Apparently, the principle of private property has escaped BHL'a ken. The building’s residents did not want to have reporters camped outside its doors for the months preceding the trial.

A pariah has been shamed. And, despite protestations to the contrary, you can be shamed and humiliated without being put on trial. The court of public opinion does not function by the same rules as the criminal justice system.

It imposes a more harsh sanction, social ostracism, and does not have the same standards of proof.

I have suggested in the past that America was a shame culture. What better evidence of this fact could there be than the French outrage over the fact that in America we shame people who have been accused of serious crimes.

Why do we do this? Because shame is a very effective deterrent against crime.

As we all know, rich and famous people have found ways to game the criminal justice system. This gives them a feeling of immunity from prosecution and even from responsibility for their misdeeds.

Is this not one of the reasons why they feel that they can do what they please when they please and escape sanction?

When it comes to shaming, the court of public opinion imposes the strictest social sanctions.

Unfortunately, it also exercises some influence over the jury pool. This does not always work against the interests of the accused-- think O. J. Simpson-- but sometimes it does.

Allow BHL to express his outrage at the court of public opinion, something that, after all, is a mainstay of the marketplace of ideas: “I maintain that we have seen a tribunal of public opinion install itself around the presumably innocent Strauss-Kahn, one which, contrary to the other, doesn’t bother with evidence or proof or contradictory accounts. And I maintain that this pseudo-tribunal is too noisy, too spectacular, too powerful not to exercise a tremendous influence on the other one, the real one, the one that strives to establish the facts, just the facts, nothing but the facts, when the time comes. The United States dreads and sanctions any pressure on witnesses, and justly so; what can one say about this other pressure, none the less criminal, exercised on the judges by the self-styled DAs of the scandal sheets and, it unfortunately follows, the press in general?”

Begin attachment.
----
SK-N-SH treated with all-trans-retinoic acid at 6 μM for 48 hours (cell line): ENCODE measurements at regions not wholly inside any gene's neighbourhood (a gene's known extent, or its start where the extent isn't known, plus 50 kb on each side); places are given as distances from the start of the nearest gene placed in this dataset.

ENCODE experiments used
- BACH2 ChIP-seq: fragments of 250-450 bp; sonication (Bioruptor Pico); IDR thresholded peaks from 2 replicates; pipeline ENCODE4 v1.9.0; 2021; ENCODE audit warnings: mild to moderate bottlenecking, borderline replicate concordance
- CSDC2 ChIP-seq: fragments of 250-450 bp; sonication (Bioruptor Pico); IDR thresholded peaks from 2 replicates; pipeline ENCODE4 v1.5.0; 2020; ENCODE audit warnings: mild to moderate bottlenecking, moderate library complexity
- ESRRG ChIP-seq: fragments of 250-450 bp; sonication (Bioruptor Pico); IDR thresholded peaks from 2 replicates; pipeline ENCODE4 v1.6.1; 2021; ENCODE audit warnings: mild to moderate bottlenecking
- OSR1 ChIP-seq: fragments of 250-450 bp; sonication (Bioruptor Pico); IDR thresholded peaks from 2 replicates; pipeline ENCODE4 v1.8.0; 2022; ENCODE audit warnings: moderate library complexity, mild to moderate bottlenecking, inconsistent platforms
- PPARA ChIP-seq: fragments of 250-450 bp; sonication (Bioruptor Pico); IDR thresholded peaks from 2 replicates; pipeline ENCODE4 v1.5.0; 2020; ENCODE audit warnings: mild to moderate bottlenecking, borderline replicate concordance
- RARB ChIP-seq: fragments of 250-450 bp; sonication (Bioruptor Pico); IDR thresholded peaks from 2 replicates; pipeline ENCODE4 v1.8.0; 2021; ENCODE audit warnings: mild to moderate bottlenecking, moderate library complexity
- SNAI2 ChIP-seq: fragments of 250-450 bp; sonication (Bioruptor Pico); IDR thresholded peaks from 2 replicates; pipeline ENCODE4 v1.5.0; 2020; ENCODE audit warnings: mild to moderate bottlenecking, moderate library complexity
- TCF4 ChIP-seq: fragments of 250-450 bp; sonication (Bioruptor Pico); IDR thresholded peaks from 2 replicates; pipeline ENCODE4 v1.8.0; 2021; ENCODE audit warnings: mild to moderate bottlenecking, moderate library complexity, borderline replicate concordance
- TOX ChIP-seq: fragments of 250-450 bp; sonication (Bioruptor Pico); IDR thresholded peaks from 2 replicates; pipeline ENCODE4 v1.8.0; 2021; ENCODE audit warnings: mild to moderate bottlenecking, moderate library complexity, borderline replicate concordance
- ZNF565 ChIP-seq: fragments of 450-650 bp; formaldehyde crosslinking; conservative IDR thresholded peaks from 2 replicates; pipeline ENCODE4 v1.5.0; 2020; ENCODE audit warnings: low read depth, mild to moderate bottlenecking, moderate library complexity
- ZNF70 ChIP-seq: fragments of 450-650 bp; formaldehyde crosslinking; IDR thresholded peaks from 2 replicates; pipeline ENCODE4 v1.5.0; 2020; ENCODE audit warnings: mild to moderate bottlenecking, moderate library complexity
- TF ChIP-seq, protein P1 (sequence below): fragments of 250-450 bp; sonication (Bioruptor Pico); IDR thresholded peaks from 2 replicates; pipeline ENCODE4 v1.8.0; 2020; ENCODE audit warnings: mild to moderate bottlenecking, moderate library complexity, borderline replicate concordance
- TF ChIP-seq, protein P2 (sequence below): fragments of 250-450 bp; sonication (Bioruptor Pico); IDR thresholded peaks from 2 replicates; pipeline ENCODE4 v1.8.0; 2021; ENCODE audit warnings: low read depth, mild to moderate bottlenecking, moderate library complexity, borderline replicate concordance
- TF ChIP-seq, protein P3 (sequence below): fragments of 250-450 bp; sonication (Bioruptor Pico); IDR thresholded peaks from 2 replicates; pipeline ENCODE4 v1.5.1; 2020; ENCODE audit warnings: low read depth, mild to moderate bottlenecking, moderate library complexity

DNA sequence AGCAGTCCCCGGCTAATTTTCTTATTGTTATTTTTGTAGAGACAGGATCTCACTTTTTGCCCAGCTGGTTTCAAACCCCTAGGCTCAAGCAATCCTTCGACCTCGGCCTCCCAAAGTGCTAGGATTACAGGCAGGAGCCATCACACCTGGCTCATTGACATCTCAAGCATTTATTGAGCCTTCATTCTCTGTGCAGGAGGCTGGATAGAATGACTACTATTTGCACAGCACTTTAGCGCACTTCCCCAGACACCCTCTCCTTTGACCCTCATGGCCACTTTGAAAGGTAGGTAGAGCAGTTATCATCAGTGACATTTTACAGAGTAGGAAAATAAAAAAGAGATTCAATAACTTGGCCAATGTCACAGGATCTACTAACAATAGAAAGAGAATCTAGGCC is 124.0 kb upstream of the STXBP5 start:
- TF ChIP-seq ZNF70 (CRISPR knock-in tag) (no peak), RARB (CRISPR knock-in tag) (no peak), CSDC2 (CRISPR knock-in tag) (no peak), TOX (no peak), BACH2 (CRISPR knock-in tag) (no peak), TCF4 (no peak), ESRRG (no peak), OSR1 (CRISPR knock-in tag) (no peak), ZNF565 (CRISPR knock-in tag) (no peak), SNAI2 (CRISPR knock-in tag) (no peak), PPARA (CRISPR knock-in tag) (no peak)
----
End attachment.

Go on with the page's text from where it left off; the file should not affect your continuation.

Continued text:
BHL is pleading for justice, for a fair trial, and for the truth. No one can find fault with his maintaining such a postion.

At the same time, some French friends of DSK have reportedly sought out the family of the victim in Guinea, basically in order to buy them off. Given their love of truth and justice they are more than happy to humiliate this poor woman by putting a price on her dignity.

I have no reason to believe that BHL is involved with this effort or condones it. That is not the point.

If there were no court of public opinion, it would surely be much easier to buy your way out of such charges.

As it happens, the prosecutor can try the case without a cooperating witness. But this makes the case more difficult to demonstrate and prove.

You might think that DSK will not be able to get a fair trial in New York. If so, I am confident that his superb legal team will request a change of venue.

I suspect, however, that the people who are attempting to silence the witness, or, to borrow BHL’s rhetoric, to shut up the most inconvenient howler-- that would be the victim-- are more interested in establishing the principle that some people are simply above the law.

[ See also James Taranto's analysis of the mind of BHL in his "Best of the Web" column in today's Wall Street Journal online. Link here.]


laura said...

With regards to BHL you are, as so often, right.